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Oswald Peterson’s Story

"Immunotherapy helps you fight the fight because it teaches your body to fight the cancer." 

IMG-Graphics-PatientStories-Oswald-Peterson.jpgThe costumes Carnival performers wear can weigh as much as 200 pounds. Oswald Peterson should know. Trained as a dancer in his youth, he's worn them for years while participating in Carnival in the festive streets of Trinidad. But on New Year's morning in 2017, Oswald could barely walk across the floor of his apartment, never mind wear a costume. "It took everything I had just to stand up," he recalls. 

It had been a tough couple of years for the 53-year-old, who works in retail and cosmetic management. His partner of 25 years, Chrissy, died in April 2015. Later that year his mother, who became ill in 2013, also passed away. Oswald had cared for the two most important people in his life, and in a span of just a few months, they were both gone. 

Oswald wanted to start fresh in 2017, but on New Year's Day, he once again found himself in a doctor's office, this time to treat himself. His local urgent care center concluded Oswald’s symptoms were due to pneumonia or chronic obstructive pulmonary disease, especially since he had smoked since he was 14 years old. However, after a week of being on antibiotics, Oswald still didn't feel well. That's when he contacted his doctors at NewYork-Presbyterian/Columbia University Irving Medical Center, where he was already a patient and where his partner had been treated.

Oswald called a car service and asked to be taken from his home in Canarsie, Brooklyn to NewYork-Presbyterian/Columbia in upper Manhattan. "Every breath I took felt like it was about to be my last breath," he remembers. Seeing how ill his passenger was, the driver kept asking Oswald, "Are you sure you want to go that far?" suggesting other hospitals along the way.

Despite his concerns, Oswald was adamant he wanted to be treated at NewYork-Presbyterian. "My mother always said whenever something is wrong with your health, go to NewYork-Presbyterian," Oswald says. "When my partner was treated there, I was impressed enough with their care to move mine there as well. I trusted NewYork-Presbyterian and had a front-row seat to see how well they care for patients."

When he arrived, his lung function was very poor. He was admitted to the hospital, where doctors began implementing various approaches to improve his health. A lung biopsy ultimately revealed the cause of his decline: stage IV (metastatic) non-small cell lung cancer (NSCLC), which had spread to his spine.

"When I heard stage IV lung cancer, I thought I had weeks to live. I just figured it was my time," says Oswald. He even began planning his funeral, right down to what he would wear and the songs on his playlist. "With everything I had gone through with my partner and mother, I had lost the will to win," he continues. "But my friends wanted me to fight. They never left me alone, and told me the best way to honor the dead is to live."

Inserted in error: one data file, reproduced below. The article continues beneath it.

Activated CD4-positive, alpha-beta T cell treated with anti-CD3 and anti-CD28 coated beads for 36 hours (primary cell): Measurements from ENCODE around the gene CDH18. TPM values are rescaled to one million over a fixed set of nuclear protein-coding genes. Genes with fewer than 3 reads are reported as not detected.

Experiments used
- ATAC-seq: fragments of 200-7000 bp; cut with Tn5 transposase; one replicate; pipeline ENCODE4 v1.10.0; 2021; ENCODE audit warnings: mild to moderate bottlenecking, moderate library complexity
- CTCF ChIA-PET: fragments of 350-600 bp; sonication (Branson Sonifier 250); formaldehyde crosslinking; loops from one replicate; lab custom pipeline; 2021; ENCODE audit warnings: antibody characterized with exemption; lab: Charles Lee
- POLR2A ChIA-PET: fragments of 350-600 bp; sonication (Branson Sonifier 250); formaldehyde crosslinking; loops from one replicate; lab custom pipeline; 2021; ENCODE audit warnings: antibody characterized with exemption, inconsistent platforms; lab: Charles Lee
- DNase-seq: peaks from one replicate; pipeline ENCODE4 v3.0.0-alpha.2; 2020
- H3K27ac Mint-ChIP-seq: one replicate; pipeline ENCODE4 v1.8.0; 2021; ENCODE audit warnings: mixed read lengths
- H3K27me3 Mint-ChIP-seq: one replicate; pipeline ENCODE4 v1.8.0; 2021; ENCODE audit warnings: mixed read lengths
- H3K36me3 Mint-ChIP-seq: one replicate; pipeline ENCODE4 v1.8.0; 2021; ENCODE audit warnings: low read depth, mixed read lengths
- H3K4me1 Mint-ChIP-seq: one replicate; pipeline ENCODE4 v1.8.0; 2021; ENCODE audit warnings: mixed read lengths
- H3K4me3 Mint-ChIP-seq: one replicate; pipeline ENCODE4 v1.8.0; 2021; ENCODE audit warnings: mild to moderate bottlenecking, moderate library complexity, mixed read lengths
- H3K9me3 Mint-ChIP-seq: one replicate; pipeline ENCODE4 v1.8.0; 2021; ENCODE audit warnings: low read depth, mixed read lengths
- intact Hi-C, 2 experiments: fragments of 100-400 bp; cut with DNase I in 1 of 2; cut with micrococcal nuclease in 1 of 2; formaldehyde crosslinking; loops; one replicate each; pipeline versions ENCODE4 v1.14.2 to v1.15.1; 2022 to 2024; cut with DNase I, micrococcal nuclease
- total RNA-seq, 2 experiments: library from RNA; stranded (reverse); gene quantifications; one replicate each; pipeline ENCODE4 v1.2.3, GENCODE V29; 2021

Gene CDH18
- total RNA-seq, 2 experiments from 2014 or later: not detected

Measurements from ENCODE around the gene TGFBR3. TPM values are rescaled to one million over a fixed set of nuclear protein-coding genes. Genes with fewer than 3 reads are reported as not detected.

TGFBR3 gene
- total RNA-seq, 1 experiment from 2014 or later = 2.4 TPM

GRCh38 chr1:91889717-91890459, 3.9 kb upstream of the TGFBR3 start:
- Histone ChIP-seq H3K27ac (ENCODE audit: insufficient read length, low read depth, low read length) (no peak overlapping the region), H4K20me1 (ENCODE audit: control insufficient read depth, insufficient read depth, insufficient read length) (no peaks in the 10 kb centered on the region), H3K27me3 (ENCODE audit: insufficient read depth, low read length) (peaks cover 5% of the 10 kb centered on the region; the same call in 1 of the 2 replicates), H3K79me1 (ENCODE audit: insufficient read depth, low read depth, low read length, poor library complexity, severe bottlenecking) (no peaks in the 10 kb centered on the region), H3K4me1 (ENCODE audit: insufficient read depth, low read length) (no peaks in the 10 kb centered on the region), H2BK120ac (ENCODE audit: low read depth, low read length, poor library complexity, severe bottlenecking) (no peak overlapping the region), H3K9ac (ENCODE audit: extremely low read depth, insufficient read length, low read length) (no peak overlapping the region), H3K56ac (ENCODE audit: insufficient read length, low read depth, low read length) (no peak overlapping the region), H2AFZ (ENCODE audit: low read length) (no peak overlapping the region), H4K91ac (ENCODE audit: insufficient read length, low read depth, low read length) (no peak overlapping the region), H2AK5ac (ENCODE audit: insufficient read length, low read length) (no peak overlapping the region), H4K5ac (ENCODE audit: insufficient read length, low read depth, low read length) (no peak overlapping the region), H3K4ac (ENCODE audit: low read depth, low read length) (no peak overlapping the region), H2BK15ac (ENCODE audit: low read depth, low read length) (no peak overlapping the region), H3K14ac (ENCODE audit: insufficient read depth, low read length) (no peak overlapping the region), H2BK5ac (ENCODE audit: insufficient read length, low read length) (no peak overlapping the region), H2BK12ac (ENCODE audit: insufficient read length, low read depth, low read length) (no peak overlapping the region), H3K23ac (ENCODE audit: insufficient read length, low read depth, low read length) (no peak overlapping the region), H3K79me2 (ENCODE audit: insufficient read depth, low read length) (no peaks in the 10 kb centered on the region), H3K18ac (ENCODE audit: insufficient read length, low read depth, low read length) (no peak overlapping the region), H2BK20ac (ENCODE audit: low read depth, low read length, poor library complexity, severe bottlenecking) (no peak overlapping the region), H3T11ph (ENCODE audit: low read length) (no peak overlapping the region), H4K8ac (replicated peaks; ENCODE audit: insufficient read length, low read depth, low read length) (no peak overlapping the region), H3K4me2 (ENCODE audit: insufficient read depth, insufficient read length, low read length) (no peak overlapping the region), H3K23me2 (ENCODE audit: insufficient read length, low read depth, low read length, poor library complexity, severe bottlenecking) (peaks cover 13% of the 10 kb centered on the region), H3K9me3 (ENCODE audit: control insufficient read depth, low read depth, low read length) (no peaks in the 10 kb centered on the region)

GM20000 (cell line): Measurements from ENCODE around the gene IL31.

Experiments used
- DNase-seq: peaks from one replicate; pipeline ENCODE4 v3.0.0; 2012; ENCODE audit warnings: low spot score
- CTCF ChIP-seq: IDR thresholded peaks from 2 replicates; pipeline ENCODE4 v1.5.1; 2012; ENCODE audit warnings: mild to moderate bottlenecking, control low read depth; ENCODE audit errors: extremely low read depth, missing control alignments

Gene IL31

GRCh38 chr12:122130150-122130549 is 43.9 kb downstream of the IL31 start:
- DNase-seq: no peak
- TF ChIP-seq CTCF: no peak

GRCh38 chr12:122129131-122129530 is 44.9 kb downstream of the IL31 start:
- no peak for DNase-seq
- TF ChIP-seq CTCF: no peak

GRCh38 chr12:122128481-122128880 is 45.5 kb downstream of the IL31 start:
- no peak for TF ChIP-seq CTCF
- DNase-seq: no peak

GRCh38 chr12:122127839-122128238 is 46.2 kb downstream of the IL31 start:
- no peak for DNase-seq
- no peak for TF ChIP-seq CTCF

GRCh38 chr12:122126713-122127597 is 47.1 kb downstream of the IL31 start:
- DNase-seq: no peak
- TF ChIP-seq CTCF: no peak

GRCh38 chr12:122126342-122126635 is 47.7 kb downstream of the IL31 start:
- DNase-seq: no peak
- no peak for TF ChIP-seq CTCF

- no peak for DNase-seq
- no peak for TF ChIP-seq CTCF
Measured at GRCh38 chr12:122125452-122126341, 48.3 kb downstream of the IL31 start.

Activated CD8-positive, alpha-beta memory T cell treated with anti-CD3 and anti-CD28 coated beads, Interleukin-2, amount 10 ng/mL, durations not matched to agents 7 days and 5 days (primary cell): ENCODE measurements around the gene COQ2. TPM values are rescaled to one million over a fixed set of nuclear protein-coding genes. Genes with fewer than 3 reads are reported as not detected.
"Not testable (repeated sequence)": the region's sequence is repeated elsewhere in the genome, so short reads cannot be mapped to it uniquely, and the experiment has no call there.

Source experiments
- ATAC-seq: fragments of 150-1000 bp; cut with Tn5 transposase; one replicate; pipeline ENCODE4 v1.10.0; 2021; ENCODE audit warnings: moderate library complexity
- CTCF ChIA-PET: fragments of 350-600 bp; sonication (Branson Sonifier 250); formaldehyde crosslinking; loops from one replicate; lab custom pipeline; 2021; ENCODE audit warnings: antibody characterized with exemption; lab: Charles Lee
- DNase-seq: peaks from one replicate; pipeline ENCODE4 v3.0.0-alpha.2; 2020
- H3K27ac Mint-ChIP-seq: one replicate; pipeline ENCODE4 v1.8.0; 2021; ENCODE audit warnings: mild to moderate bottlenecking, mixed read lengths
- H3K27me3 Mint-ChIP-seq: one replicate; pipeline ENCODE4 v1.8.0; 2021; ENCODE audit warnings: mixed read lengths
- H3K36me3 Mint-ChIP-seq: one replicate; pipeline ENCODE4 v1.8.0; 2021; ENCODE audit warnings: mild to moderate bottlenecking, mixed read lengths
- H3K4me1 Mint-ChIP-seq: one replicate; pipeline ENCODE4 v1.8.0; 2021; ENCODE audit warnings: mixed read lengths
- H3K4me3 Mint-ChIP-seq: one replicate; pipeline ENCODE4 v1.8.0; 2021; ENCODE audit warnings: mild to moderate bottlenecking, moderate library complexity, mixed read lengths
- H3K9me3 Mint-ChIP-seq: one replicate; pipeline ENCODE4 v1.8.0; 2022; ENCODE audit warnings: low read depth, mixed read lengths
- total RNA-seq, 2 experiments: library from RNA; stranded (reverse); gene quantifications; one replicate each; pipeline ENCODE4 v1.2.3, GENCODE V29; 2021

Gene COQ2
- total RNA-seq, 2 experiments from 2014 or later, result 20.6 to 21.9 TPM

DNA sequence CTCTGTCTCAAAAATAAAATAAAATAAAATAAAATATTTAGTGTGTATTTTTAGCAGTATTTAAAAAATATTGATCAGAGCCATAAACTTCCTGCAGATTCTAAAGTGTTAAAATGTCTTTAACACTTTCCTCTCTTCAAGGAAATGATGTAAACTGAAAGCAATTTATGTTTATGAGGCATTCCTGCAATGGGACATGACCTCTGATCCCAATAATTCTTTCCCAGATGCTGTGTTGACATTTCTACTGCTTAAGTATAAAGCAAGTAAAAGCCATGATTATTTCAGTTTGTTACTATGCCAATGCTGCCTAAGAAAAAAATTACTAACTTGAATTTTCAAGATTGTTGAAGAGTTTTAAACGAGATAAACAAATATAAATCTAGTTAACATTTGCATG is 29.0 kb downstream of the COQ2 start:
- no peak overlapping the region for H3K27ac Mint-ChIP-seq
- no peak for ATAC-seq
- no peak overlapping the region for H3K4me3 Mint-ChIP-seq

Oswald’s doctors told him about a new treatment that boosted his immune system’s ability to fight his cancer. Called pembrolizumab, at the time the immunotherapy had been used to treat people whose NSCLC was still growing despite prior treatment. But in the year before his diagnosis, the U.S. Food and Drug Administration approved pembrolizumab to treat patients like Oswald who were newly diagnosed and had no previous treatment.

"I had never heard of immunotherapy, but I thought I had nothing to lose, and I felt secure at NewYork-Presbyterian," he asserts. "Immunotherapy helps you fight the fight because it teaches your body to fight the cancer." 

Oswald received his first dose while in the hospital, directed by medical oncologist Dr. Catherine Shu,  who specializes in the care of people with lung cancer. NewYork-Presbyterian's cancer specialists include pioneers in immunotherapy who have exceptional experience using this treatment with the goal of extending patients' lives. 

“At NewYork-Presbyterian  I’m lucky to work with a tremendous team, so when someone like Oswald  has to see a cardiologist or has to see a pulmonologist he’s able to see top-notch people,” says Dr. Shu

A week later, Oswald was back home and felt well enough to go to the gym. His doctors told him the immunotherapy would not cure his cancer but may help his body control it. At the time of his first follow-up scan, the tumor had already shrunk. He continued to come in for pembrolizumab treatment every two to three weeks and now receives a cycle of immunotherapy every nine to ten weeks. 

“I’m also grateful for NYP for allowing us to give patients these treatments. At the time pembrolizumab had just been approved and we were really lucky to have been able to secure it for Oswald,” explains Dr. Shu.

Today there is no evidence of his lung cancer. He has no side effects from the pembrolizumab and can get his treatment in the morning and go to work the same day. Oswald was even able to don a Carnival costume and participate in Trinidad's festivities in 2020 before the COVID-19 pandemic hit. He looks forward to traveling to Asia and Morocco with his current partner, Jayy. 

His experience with cancer has changed the way he lives his life. "Knowing you could lose something makes it important.," says Oswald. “I have a different perspective now. You have to live fully and you have to live completely."